Democrat Andrew Miller's polls show that about 80 percent of Virginia's voters have already decided whom to vote for in the state's U.S. Senate race and that Miller holds a "comfortable" lead over Republican John Warner, Miller's campaign chairman said yesterday.
Allen Clobridge - questioned about the polls in an interview - said the unusually small percentage of undecided voters apparently reflects strong voter approval of Miller's record as Virginia attorney general and acquaintance with him through his three previous campaigns for statewide office.
"We are very confident that voters know Andy Miller and what they know about Andy they like," Clobridge said. He said the Miller poll showed many Virginians had also heard of Warner, but that most knew too little about him to register either approval or disapproval.
Clobridge was reluctant to talk much about the campaign's latest poll, which he said was conducted by Peter Hart and Associates shortly before the Labor Day weekend.
But he said the results had reinforced an earlier decision to run a positive, issue-oriented campaign designed to reinforce the image of Miller that voters already have.
"We are not running against John Warner but for the U.S. Senate," Clobridge said. He conceded that "if the situation changed we would probably change," but said, "We will not shoot 'attack media' (use paid ads attacking Warner) unless we know it's necessary."
Clobridge's remarks provide the first real glimpse of the strategy of the Miller campaign, which was as late as last month appeared drifting amid problems with staff and money.
Since then, he said, organization has taken hold and while money is still tight, "we're about where we want to be" with some $150,000 raised out of the projected $750,000 budget.
The biggest money problem, he said, has been caused by provisions of the 1974 federal campaign donations to $1,000 or less.
That, he said, "has reduced the pool of money," available for candidates to draw from and sent Miller all the way to Miami on Wednesday to a fundraiser with Miller-minded sympathizers there.
It has also, he said, complicated the cash flow situation in the state.
"There is a traditional pattern in this state," he said, "that local finance committees finance their own local activities, while the statewide operation and the media budget have been financed by large corporate checks."
Under the present law - which does not apply in state elections - there can be only one campaign committee. Local committees, he said, have a hard time understanding why they must sent all the money they raise to Richmond and then have it doled back to them.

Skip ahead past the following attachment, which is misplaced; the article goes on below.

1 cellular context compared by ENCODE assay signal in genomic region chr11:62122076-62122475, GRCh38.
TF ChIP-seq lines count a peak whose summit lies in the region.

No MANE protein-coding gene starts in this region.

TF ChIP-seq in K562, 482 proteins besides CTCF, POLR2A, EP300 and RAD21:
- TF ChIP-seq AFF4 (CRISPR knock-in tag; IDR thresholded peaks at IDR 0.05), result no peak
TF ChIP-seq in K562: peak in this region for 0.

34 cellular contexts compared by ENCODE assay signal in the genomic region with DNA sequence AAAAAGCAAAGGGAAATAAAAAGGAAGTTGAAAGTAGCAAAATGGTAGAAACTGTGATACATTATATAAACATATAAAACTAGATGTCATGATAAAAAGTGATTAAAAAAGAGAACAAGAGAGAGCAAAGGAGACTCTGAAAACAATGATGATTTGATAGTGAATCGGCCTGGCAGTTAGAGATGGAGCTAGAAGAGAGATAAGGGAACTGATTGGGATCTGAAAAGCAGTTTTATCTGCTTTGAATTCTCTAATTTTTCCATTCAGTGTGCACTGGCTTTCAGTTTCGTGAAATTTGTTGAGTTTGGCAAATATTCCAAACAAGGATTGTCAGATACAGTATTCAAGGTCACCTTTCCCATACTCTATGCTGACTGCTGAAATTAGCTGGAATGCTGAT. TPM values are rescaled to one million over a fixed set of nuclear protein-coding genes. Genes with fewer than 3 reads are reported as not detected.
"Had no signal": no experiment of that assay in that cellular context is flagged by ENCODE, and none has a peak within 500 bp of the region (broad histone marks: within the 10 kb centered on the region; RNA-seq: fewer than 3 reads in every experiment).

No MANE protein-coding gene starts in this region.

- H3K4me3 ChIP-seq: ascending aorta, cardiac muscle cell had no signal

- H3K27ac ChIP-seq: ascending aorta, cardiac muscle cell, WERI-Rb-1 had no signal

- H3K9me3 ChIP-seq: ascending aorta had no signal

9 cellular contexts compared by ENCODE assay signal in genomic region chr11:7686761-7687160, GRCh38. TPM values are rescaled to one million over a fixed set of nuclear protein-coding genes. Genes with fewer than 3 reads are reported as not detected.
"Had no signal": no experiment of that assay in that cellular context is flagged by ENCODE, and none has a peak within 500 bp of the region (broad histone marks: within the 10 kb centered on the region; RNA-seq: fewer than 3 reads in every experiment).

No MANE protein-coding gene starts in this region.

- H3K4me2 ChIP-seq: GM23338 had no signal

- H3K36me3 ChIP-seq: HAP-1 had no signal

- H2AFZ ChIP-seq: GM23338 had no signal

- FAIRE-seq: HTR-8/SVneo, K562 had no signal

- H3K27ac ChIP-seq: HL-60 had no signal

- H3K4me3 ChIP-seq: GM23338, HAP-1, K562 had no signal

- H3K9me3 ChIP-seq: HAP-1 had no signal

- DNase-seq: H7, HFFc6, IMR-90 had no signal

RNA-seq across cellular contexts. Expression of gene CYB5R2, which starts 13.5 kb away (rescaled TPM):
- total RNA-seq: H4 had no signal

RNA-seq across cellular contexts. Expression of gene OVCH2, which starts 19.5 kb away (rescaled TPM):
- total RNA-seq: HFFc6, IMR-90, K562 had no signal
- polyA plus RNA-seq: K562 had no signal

Clobridge noted that the Miller campaign's August poll was taken before Labor Day. That was when Warner forces launched a saturation campaign of radio advertisements around the state featuring endorsements of Warner by Gov. John Dalton and former Gov. Mills Godwin.
Since then, Clobridge said, he would expect Warner's home identification to have risen significantly but not enough to signal any "erosion in the support that we have."
The poll showing him to be "comfortably ahead" in a race with relatively few undecided voters apparently has fortified Miller's decision to exclude Carter administration figures from his campaign and to give controversial former Lt. Gov. Henry E. Howell a strictly limited role, if any.
Some Democratic party officials and campaign workers have said in interviews that Miller should use Howell extensively to help stimulate a large turnout of black voters, labor and liberals that have regarded him as the champion of their causes in the state.
However, Clobridge said that no plans have yet been made for a Howell role. "I have a tentative meeting set up with him in Norfolk next Wednesday, but I don't know exactly what he will do," Clobridge said. "It is a tricky solution because there are people in this state who don't like Henry Howell at all and there are people who think he is the greatest person in the world and ought to be governor today."
Howell defeated Miller in the Democratic primary for governor last year, a race that created bitter feeling between the two men. Howell was then decively beaten in the general election by Dalton.
Howell has publicly endorsed Miller and said that he is willing to work for him, but he also has been quoted as saying that he wishes Miller would adopt more liberal positions on some issues.
While avoiding a conspicuous role for Howell, Miller has enlisted the active campaign aid of moderate-conservative Lt. Gov. Charles S. Robb, and is bringing into the state a parade of generally conservative Democratic U.S. senators to speak in his behalf.
Tr for add five
A planned appearance for West Virginia Sen. Robert C. Byrd in Winchester, where Virginia's conservative, independent Sen. Harry F. Byrd Jr. lives and owns the newspaper, raises intriguing possibilities for headlines announcing a "Byrd endorsement" there.
Harry Byrd is a member of the Democratic caucus in the Senate, but has remained aloof from party politics since he began running as an independent in 1970, a time when liberals were taking control of the Virginia Democratic Party.